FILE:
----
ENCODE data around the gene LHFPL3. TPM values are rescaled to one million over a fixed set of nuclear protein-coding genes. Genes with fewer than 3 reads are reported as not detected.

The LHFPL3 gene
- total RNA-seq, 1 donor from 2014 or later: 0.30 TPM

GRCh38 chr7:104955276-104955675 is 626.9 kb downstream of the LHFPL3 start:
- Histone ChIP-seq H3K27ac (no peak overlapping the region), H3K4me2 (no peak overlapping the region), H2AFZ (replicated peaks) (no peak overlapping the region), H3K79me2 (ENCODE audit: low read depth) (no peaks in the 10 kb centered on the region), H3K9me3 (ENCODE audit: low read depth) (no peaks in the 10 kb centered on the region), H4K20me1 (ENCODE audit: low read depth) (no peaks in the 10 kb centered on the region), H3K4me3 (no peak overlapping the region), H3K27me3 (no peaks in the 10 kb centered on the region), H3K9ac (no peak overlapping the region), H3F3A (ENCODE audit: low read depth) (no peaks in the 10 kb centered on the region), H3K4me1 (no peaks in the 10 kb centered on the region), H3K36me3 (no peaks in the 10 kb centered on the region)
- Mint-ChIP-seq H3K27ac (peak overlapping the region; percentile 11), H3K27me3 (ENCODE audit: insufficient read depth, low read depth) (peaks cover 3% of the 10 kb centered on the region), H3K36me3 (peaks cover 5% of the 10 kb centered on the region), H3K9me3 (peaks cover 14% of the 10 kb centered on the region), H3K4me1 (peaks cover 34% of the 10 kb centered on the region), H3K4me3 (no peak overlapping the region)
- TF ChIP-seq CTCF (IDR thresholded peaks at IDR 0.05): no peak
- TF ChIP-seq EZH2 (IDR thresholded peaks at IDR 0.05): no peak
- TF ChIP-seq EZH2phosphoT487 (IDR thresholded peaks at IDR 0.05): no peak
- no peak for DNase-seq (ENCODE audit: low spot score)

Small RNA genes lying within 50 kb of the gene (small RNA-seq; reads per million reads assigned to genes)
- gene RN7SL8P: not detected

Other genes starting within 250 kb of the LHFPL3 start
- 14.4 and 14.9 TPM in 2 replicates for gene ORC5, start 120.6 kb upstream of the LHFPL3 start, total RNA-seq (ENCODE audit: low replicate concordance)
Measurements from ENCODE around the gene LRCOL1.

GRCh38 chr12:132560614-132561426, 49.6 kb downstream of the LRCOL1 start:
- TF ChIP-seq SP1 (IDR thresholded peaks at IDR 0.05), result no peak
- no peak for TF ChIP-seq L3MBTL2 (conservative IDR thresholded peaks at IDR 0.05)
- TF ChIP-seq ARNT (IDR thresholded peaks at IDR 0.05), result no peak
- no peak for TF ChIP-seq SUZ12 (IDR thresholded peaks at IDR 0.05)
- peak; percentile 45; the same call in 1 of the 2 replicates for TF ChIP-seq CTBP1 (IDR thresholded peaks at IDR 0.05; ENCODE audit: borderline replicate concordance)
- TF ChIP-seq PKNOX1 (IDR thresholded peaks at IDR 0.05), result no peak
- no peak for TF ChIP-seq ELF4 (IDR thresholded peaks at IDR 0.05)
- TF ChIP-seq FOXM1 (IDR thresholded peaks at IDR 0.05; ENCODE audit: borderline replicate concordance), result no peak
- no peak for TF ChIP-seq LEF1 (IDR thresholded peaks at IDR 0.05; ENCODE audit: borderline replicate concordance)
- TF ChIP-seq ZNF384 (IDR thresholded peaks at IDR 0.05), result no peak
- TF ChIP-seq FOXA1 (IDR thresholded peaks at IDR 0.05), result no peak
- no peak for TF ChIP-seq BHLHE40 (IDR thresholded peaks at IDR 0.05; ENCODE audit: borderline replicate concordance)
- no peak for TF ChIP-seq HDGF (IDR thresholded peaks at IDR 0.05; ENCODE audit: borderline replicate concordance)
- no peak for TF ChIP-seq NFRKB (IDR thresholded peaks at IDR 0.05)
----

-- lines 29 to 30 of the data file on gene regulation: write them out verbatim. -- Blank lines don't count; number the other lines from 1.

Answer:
- no peak for TF ChIP-seq HDGF (IDR thresholded peaks at IDR 0.05; ENCODE audit: borderline replicate concordance)
- no peak for TF ChIP-seq NFRKB (IDR thresholded peaks at IDR 0.05)